Jonestown – A Model of Cooperation (Text)

JONESTOWN – A Model of Cooperation

(page 2)
JONESTOWN – A Model of Cooperation

In October, 1974, a small group of settlers from the United States-based Peoples Temple Church came to Guyana to begin development of the Peoples Temple Agricultural Project. They found themselves in a land of spectacular beauty, towering, graceful trees, and beautiful, friendly people of many races. Here they set about building a community that would be named Jonestown by Guyanese officials, after the founder of the Temple and the initiator of the project, Bishop Jim Jones.

The purpose of the Agricultural Project was to provide a community where new methods of food production and crops could be tried and made available to others in the developing country of Guyana, and eventually to offer medical and educational services to residents of the sparsely populated Northwest Region where the project is located.

Bishop Jones, who struggled for 30 years in the United States for equal rights for the black and poor, founded the Peoples Temple on the model of Apostolic Christianity: an interracial, sharing community dedicated to work unceasingly against the evils of racism, hunger and injustice. First in the Midwest, then [continues on page 5]

(page 3)
(photo caption)
A bird’s eye view of the project shows the pasture shortly after seeding. Adjacent buildings are the piggery, chicken houses, and cassava mill.

(page 4)
(photo captions)
Neil was brought to the compound by his mother. The young Guyanese child was critically stricken with gastroenteritis, but emergency medical and dietary treatment have fully restored his health…. One of the first projects of the medical staff was to hold clinics in neighboring settlements to teach measures that are effective in preventing this deadly disease from taking its toll.

The Mission’s residents span all ages, and include members of many races and nationalities. Assured that every need will be met, seniors relax in the warmth and security of life at Jonestown. Physical therapy and health checks are given daily. Our oldest resident recently made the long trip from the States at 108. “Pop” Jackson, shown at right with Mrs. Jackson, is 103.

(page 5)
(continued from page 2)
on the West Coast of the United States the Temple provided a wide range of services for the elderly and destitute. The Peoples Temple in San Francisco and its thousands of members there and across the country are thrilled by the progress of Jonestown and are raising funds to assure the continuing expansion of this highly successful project.

The Third-world nation of Guyana has offered not only a beautiful natural environment for the Agricultural Project, but an opportunity for Temple members to put into practice cherished principles of racial and economic equality, human service and cooperative living. In enthusiastic response to the Guyanese government’s drive to feed, clothe, and house its people, many members began training years ago in the United States, in skills that would become an integral part of the growing Jonestown community: medicine, construct ion, and agriculture.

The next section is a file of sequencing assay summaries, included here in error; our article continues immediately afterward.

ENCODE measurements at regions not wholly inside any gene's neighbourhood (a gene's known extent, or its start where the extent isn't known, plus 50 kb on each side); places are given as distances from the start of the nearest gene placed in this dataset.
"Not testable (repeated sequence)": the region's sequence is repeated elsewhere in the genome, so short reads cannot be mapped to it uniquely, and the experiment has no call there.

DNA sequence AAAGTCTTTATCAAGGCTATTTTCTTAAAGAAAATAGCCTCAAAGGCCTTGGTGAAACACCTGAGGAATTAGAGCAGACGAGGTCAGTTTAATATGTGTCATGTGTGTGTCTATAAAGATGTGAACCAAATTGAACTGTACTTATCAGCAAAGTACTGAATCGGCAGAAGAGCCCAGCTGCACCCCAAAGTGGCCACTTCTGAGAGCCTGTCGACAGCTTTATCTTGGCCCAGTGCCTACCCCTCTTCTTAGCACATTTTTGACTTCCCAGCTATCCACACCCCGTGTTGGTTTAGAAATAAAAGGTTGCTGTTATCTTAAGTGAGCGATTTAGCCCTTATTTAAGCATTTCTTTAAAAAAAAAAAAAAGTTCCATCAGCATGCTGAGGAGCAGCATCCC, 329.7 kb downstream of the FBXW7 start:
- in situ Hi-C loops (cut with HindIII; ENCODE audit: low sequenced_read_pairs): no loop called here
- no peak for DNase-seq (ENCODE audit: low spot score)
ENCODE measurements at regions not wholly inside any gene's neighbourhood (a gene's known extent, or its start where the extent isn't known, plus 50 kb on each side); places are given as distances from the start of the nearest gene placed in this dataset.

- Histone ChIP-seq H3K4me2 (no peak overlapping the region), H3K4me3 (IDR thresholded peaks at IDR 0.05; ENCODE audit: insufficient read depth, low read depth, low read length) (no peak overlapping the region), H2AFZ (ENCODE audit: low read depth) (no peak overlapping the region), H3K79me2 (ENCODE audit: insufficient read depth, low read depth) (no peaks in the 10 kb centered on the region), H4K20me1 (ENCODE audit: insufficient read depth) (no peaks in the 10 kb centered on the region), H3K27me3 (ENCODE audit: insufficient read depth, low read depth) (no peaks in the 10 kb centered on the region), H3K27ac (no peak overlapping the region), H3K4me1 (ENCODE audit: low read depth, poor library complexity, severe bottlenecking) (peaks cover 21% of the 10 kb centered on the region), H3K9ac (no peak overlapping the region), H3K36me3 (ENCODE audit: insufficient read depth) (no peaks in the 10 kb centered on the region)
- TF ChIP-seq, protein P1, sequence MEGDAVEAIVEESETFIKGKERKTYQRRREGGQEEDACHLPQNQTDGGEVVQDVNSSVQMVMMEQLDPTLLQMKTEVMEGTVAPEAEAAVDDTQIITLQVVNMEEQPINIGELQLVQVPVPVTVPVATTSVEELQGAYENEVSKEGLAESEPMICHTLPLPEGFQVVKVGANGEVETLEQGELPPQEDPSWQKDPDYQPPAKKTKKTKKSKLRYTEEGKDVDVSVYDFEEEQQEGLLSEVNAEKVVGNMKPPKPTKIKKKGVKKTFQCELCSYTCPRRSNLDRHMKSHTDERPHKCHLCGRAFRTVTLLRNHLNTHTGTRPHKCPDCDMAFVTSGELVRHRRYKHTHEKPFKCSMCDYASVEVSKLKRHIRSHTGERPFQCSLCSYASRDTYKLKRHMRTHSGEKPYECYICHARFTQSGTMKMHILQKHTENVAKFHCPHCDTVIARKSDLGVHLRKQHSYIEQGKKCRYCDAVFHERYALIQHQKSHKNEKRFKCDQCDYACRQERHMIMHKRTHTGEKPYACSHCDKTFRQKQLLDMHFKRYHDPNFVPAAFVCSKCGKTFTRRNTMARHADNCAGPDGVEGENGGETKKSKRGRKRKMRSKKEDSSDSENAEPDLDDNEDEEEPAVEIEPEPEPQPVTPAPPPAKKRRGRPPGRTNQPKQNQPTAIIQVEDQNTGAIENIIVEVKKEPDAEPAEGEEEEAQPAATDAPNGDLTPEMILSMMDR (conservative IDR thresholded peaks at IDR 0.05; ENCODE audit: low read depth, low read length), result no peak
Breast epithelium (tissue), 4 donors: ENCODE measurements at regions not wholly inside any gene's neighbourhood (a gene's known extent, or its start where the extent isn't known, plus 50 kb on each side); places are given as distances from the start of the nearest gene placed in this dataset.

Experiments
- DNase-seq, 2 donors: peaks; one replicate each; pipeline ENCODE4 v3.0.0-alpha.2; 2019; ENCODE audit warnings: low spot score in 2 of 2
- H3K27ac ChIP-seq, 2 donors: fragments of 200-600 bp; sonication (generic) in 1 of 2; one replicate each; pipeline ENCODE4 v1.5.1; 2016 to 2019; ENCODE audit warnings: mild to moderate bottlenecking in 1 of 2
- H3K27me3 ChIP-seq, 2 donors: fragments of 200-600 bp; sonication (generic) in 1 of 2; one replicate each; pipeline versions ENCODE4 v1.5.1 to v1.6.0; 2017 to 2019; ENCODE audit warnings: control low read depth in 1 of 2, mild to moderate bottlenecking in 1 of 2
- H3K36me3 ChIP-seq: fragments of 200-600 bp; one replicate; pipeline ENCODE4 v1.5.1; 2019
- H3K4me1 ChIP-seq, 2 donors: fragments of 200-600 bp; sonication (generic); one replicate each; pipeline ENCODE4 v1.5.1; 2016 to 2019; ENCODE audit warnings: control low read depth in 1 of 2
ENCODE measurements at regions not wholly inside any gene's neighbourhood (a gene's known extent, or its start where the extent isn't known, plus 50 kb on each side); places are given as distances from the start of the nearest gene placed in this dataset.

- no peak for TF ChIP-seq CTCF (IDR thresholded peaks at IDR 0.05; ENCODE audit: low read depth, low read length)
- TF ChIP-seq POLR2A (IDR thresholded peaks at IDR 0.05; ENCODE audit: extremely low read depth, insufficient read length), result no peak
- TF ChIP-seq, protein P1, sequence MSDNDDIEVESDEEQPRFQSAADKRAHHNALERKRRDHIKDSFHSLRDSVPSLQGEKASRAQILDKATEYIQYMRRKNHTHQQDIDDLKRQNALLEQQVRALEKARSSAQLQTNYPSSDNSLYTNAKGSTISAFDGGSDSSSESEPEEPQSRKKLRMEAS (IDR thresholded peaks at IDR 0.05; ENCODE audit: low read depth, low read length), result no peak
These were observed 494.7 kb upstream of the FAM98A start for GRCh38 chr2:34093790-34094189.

Today the population of Jonestown approaches 1,500. Hundreds of acres teem with crops, some native, some newly introduced. Seedlings and young fruit trees are started in a nursery; scientific methods and testing, and advice from local Amerindians and Guyanese government agricultural experts is proving to be a very good combination, as season follows productive season. Lush pastures support the growing herds of swine and dairy cattle. Thousands of chickens thrive in sanitary housing and modern incubators. Several horses are enjoyed by all the children, and are used for light hauling as well.

(page 6)
Industry is everywhere, from the construction crews to the cassava mill, where tasty cassareep is produced. Cottage industries are flourishing: handcrafted toys; cabinets and furniture of excellent quality; a shoemaker’s shop; beautiful baskets, colorful rugs, and garments of every size which, besides being original and attractive, are very well made. Each article reflects the loving work of skilled hands in the peaceful and productive environment that only cooperative social organization can achieve.

The jungle has receded and now frames a compound of gently rolling pastures, croplands and orchards. We are experimenting to find new crops that will be adaptable to the climate and growing conditions of Guyana, and to discover new uses for crops that are native to the area. We have had some very encouraging successes. One of these was our discovery of uses for the cutlass bean, a native plant once considered poisonous. We successfully cultivated it and have turned it into delicious snacks, high-protein patties, and other dishes. It is also used as nutritious livestock feed. It is particularly valuable because it will grow any time, anywhere, and in any weather, requiring only one weeding and very little fertilizer. We are trying to develop a type of soybean that will grow well here, from a strain that we have tested for eight generations. The pinto bean enjoyed instant success and popularity, as did kohlrabi, which we were told would only grow in cooler areas!

(photo caption)
(Below ) A skillful operator fells trees with our bulldozer. The fallen timber and brush is piled into windrows and burned (lower right); ashes help neutralize the forest soil for planting.

(page 7)
(photo caption)
(Above) One of nine pieces of heavy equipment (tractors, trucks, etc.) is used to transport fuel oil from the river port to the settlement. Purchased by donations from the Peoples Temple members in the U.S., it is evidence of what can be done, when “everyday people “ pull together.

(page 8)